But ... Maybe I can persuade some...

The hope of persuasion is some intoxicating gas, isn't it?

Hope is what saves us.

But I’m not usually able to persuade.

Often, a person will smile politely and immediately remember an urgent matter they have neglected to attend.

A few yards away.

I don't blame them.

We are, after all, adults. We can be adept at displaying some form of civility, either genuine or otherwise.

Of course, I'll regret saying whatever it was I just said.

I'll try to backtrack. Or apologize. I'll startle awake in the middle of the night with the memory, still fresh and vivid, though it may be years later.

You'd think I'd learn.

Or at least adapt.

Honestly, I don't believe I'm unique.

Most of us say things we wish we hadn't.

Most of us come across in some way we hadn't intended.

We make mistakes that seem huge and unfixable.

And some of us will pay a price that isn't at all justified.

Honestly, I mostly feel lucky.

These are the things that passed through my mind as I watched the Netflix adaptation of Jay Asher's novel about teen suicide, "Thirteen Reasons Why."

My daughter, you see, started watching the series without me.

She had viewed two episodes before deciding, on her own, it wasn't something she was ready to handle.

Once I tuned in, I could understand why.

The title was a misnomer: there wasn't just an odd number of reasons that had gone undetected. The list seemed an infinite distraction. The real cause went beyond bullying. It settled in the place between criminal law and mental health. Where the system we've created seems to fail just about everyone who can't "just move past it."

I have to admit; I think we adults can learn a lot from 13 Reasons.

Perhaps the most important of which is to accept that we can't ever know all there is to know, and our answers are not always correct. Our best hope is to stop talking and to start listening.

Sunday, May 14, 2017

A mother's garden

It was Mother's Day, and I was in the garden.


To the casual passerby, I was a just a woman of a certain age, enjoying a quiet moment on a warm spring day, taking the time to indulge in a much beloved suburban hobby. ...

Wearing a "Rage Against The Machine" t-shirt.

Killing [weeds] in the name of ...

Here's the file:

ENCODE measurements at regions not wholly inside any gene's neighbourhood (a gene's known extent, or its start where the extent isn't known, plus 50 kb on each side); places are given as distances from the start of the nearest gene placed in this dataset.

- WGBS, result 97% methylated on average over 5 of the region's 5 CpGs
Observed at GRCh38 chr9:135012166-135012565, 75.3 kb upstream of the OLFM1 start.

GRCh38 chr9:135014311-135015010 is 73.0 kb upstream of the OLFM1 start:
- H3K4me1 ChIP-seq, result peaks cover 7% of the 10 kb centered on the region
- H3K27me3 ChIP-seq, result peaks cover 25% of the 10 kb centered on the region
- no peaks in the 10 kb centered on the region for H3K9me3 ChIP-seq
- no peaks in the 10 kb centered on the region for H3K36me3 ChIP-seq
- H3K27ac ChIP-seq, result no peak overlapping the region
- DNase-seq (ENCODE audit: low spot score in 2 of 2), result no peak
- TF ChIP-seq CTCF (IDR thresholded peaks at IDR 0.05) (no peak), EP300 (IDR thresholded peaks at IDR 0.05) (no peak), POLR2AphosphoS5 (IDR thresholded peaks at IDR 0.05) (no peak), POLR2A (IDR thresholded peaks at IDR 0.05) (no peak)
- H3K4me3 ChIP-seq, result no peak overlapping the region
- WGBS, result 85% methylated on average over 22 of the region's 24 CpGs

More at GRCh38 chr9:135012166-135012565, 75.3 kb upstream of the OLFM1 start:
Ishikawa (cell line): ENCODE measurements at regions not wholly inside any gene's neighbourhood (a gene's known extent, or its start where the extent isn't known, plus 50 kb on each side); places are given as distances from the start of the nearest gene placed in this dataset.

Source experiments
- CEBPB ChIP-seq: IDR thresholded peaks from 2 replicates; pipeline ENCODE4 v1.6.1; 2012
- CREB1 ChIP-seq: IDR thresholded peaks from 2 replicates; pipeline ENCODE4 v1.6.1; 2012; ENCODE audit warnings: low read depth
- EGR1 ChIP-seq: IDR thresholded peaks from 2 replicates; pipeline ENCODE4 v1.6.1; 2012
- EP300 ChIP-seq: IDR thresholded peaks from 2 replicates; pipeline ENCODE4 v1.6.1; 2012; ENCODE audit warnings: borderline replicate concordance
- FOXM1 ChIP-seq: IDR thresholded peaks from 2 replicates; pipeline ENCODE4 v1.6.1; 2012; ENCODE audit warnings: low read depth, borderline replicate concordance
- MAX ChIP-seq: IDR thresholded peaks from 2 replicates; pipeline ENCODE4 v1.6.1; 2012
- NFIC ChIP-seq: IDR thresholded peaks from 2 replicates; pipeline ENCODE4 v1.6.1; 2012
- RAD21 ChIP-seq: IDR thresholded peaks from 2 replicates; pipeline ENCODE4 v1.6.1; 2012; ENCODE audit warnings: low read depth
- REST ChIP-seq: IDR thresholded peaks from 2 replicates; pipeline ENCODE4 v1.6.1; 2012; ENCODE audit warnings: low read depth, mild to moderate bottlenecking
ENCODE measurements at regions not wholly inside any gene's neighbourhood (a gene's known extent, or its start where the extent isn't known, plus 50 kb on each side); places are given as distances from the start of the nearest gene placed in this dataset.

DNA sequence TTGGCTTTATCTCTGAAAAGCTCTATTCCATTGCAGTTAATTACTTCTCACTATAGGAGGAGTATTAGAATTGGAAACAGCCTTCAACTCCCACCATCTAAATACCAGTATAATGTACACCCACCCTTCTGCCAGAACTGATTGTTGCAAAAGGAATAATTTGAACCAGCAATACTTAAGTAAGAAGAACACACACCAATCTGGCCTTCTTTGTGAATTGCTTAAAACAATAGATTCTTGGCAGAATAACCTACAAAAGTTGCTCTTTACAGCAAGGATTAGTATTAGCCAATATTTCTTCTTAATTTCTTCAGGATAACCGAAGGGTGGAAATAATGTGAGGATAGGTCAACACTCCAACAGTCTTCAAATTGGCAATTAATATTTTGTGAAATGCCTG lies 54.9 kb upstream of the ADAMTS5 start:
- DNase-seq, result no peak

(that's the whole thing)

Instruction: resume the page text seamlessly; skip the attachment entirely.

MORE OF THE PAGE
It wasn't my finest moment.

I hate gardening.

And I hadn't intended on spending the day alone.

Truth be told, I had had the mother of all meltdowns, and the only thing l could think to do when nature met nurture in this head-on collision of emotional upheaval was to place myself in exile.

And by way of atonement, I would do the thing I hated most.


There I was, out near the road, tending a strip of curated nature I never wanted but knew would grow wild without me.

Tears stung my eyes as I dug out thistles with my bare hands.

The sporadic successes I've had raising plants hasn't been enough reward for the indignities of pulling weeds in full view of the world as its traffic roars past.

Is this motherhood?

Sometimes, I suppose, it is.

I know it doesn't pay to wallow in its indignities. They could be as fleeting as our children's childhoods if we just let them go on without us.

I know the pain I feel at this moment has little to do with being a mother, though. And everything to do with being someone's child.

Mother's Day – the switch hitter's card holiday – ready to give everyone a wallop. It doesn't matter if you're young or old, male or female, parent or not.

That's the garden, too.

A strip of space, bursting with white flowers. The colors will change as spring moves into summer and summer moves into fall. I won't remember everything we planted. The colors will surprise me, or they will remind me of my regrets.

What was I thinking … putting orange flowers there?

I didn't put them there. That will be my answer. These blooms were a gift, planted by a child on one of these annual Sundays during the past dozen years.

As I look around, I notice the rhythm of this garden has no symmetry. No color scheme. No discernible pattern. It is imperfect. Like me. This patch of earth may as well be my fingerprint.

And then I realize something unsettling: The only things I have ever had a keen eye for in this place have been the weeds.